Myths About Sex You Should Stop Believing
It doesn’t burn all that many calories
We’ve been through a lot together, from choosing makeup to popping pimples. We’re friends, right? That’s why we feel comfortable bringing up sex--specifically, these nine myths that you might believe but definitely shouldn’t.
Myth: You can tell a lot about a guy by his shoe size
The truth: Sorry ladies and gents, there’s no way to judge his business without actually seeing his business. Studies have shown that there’s no correlation between penis size and shoe size. Same goes for ear size and hand size and pretty much every other part of his body.
myth: Bigger is better
The truth: Speaking of which, the relationship between size and satisfaction is largely (sorry) exaggerated. This is truly up to personal preference; the important thing here is typically compatibility of size.
Myth: You can’t get pregnant if you’re already pregnant
The truth: Well, this is terrifying. Superfetation is an extremely rare (like, almost impossible) but real phenomena that occurs when a pregnant woman continues ovulating and a second, fertilized egg is able to implant itself in the lining of the womb. But seriously, when we say it’s rare, we mean it’s rare: There have been only ten reported cases of superfetation. Phew.
myth: Men think about sex every seven seconds
The truth: Fortunately for everyone, this one’s very false. If men thought about sex every seven seconds, that would mean about 8,000 times per day. In reality, according to The Kinsey Institute, 54 percent of men said they think about sex several times per day and 43 percent said it was a few times per week.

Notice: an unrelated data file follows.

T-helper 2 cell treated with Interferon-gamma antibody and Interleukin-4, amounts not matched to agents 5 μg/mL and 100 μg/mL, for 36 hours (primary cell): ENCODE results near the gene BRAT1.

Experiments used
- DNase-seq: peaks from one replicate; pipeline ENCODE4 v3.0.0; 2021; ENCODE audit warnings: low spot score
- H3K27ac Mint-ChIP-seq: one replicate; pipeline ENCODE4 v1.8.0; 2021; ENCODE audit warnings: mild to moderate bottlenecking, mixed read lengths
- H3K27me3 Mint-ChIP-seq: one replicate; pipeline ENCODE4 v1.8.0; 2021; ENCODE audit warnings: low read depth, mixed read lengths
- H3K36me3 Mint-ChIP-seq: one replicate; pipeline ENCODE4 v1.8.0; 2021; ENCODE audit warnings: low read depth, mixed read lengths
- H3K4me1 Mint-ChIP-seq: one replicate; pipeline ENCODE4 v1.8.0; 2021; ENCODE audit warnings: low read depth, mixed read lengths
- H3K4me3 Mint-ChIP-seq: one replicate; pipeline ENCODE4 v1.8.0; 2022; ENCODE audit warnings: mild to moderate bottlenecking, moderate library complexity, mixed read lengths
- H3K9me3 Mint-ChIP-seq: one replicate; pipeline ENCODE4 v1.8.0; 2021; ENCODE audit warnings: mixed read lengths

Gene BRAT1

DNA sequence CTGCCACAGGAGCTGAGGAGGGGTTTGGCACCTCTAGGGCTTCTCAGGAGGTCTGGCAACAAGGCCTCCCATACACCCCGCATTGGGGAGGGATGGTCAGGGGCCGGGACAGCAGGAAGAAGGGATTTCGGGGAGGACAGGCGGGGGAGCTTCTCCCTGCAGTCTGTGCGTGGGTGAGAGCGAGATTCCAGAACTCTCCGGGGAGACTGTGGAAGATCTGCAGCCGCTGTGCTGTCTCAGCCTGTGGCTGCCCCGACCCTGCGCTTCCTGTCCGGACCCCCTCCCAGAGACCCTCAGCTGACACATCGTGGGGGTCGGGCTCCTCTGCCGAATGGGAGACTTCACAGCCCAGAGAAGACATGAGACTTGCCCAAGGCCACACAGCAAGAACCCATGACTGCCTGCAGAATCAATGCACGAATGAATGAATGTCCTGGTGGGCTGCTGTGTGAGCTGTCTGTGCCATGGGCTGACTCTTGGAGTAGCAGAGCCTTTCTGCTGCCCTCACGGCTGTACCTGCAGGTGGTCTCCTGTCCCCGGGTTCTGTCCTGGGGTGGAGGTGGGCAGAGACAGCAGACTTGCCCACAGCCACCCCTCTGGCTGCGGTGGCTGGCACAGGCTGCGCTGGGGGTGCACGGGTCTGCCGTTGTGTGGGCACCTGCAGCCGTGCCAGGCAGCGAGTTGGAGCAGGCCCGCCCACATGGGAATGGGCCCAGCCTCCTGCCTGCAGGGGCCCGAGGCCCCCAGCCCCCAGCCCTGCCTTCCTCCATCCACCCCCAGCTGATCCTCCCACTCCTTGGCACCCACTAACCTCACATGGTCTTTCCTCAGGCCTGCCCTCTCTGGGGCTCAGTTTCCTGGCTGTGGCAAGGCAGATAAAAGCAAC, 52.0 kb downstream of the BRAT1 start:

MYTH: WOMEN ARE NATURALLY LESS INTERESTED IN SEX
The truth: Though women might actively think about sex less often than do men (the above Kinsey study found that 19 percent of women think about sex multiple times a day and 63 percent think about it a few times per week), that doesn’t mean women want sex any less. According to a survey by the fertility awareness app Kindara, around 53 percent of women don’t have as much sex as they’d like to be having.
Myth: Eating oysters will get you in the mood
The truth: Before you whip out the bivalves (and chocolate and hot peppers), know that there’s really no truth behind the aphrodisiac powers of food. Oysters are made up of elements (water, protein, carbohydrates, fat, etc.) that have no power to chemically stimulate sex drive. The placebo effect could be aided by the sexual nature of eating, but the food itself doesn’t get you going.
Myth: Sex is good exercise
The truth: Sure you burn a few calories, but you shouldn’t substitute sex for a trip to the gym. Thirty minutes of sex might burn off 85 to 150 calories, but that’s only if you’re fully aerobically engaged for 30 minutes straight. Sorry, friends.
Myth: Men reach their sexual peak earlier than women
The truth: The idea of a “sexual peak” is pretty flimsy independent of gender. Throughout a lifetime, men and women experience peaks and valleys where desire is concerned.
Myth: Sex is better when you’re young
The truth: Not necessarily. While sex in your 20s might be more athletic, there’s no science to support the idea of superior sex. In fact, many men and women report having more fulfilling experiences in the subsequent decades. Hooray!